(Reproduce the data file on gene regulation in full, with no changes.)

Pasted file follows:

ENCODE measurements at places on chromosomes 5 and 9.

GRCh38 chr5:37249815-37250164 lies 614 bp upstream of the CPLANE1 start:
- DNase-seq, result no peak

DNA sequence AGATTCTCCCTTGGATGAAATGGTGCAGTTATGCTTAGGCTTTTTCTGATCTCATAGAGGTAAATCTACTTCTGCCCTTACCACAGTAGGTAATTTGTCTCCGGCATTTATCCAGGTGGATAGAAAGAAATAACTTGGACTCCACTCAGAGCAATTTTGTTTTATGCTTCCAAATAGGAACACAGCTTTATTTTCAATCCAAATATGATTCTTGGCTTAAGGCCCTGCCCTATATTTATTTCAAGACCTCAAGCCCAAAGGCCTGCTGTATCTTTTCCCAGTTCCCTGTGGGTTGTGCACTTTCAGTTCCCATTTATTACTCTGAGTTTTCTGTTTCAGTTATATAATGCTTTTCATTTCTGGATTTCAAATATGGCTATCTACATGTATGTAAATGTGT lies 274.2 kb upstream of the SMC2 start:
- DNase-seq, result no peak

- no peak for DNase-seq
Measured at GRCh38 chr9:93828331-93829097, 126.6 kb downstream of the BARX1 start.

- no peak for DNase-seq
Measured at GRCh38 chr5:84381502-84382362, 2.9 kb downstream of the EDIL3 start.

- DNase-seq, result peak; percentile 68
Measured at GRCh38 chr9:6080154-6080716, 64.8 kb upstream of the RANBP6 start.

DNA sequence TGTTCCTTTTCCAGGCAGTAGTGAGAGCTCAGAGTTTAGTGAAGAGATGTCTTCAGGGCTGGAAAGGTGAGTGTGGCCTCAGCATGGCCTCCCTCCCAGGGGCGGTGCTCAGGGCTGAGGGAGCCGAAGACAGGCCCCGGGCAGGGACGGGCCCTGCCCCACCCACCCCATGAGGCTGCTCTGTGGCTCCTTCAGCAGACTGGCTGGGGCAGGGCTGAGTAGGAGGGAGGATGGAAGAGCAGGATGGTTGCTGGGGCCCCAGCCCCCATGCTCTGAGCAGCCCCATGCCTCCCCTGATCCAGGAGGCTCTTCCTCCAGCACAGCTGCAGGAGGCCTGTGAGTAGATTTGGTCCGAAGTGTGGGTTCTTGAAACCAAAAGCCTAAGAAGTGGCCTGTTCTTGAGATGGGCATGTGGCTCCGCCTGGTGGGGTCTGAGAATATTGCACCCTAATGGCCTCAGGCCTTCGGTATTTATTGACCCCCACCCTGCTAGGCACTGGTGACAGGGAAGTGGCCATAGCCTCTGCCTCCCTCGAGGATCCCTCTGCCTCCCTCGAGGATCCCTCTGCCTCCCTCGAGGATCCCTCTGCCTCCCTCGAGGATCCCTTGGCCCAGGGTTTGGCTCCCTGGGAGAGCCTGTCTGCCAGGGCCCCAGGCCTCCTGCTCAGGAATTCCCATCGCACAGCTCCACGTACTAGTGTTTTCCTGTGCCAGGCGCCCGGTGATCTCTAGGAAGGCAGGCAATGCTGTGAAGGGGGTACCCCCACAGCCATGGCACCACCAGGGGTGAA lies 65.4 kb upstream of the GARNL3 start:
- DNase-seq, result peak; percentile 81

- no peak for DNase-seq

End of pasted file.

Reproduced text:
ENCODE measurements at places on chromosomes 5 and 9.

GRCh38 chr5:37249815-37250164 lies 614 bp upstream of the CPLANE1 start:
- DNase-seq, result no peak

DNA sequence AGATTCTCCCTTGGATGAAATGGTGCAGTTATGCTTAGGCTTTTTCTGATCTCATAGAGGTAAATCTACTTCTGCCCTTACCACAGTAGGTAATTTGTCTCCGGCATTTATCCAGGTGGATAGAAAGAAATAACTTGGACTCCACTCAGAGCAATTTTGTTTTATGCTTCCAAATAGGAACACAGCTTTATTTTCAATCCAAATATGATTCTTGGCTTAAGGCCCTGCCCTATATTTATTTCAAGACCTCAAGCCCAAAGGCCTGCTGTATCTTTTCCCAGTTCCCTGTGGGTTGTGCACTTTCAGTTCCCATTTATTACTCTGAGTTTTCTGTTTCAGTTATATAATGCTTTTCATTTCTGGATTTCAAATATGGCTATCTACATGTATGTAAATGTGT lies 274.2 kb upstream of the SMC2 start:
- DNase-seq, result no peak

- no peak for DNase-seq
Measured at GRCh38 chr9:93828331-93829097, 126.6 kb downstream of the BARX1 start.

- no peak for DNase-seq
Measured at GRCh38 chr5:84381502-84382362, 2.9 kb downstream of the EDIL3 start.

- DNase-seq, result peak; percentile 68
Measured at GRCh38 chr9:6080154-6080716, 64.8 kb upstream of the RANBP6 start.

DNA sequence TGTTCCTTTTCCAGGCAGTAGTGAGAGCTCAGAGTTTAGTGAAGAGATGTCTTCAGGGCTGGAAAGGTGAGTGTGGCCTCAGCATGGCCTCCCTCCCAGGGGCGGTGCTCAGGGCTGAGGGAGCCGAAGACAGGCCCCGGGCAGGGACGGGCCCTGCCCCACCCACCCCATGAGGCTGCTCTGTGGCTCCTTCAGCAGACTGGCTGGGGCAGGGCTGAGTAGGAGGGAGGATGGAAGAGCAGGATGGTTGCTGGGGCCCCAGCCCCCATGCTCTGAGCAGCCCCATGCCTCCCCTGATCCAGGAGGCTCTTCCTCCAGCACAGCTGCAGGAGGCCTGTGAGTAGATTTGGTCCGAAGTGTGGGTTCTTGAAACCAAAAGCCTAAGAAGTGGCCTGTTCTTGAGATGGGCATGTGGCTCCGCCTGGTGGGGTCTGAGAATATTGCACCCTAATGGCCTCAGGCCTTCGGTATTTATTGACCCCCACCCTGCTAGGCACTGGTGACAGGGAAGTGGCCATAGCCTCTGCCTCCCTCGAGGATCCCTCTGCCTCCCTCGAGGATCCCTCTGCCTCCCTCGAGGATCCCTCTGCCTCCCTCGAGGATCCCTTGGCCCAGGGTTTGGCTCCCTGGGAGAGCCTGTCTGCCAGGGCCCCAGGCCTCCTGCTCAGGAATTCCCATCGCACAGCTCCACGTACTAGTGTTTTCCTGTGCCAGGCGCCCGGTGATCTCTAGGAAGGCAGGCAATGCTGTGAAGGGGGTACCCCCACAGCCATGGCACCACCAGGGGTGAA lies 65.4 kb upstream of the GARNL3 start:
- DNase-seq, result peak; percentile 81

- no peak for DNase-seq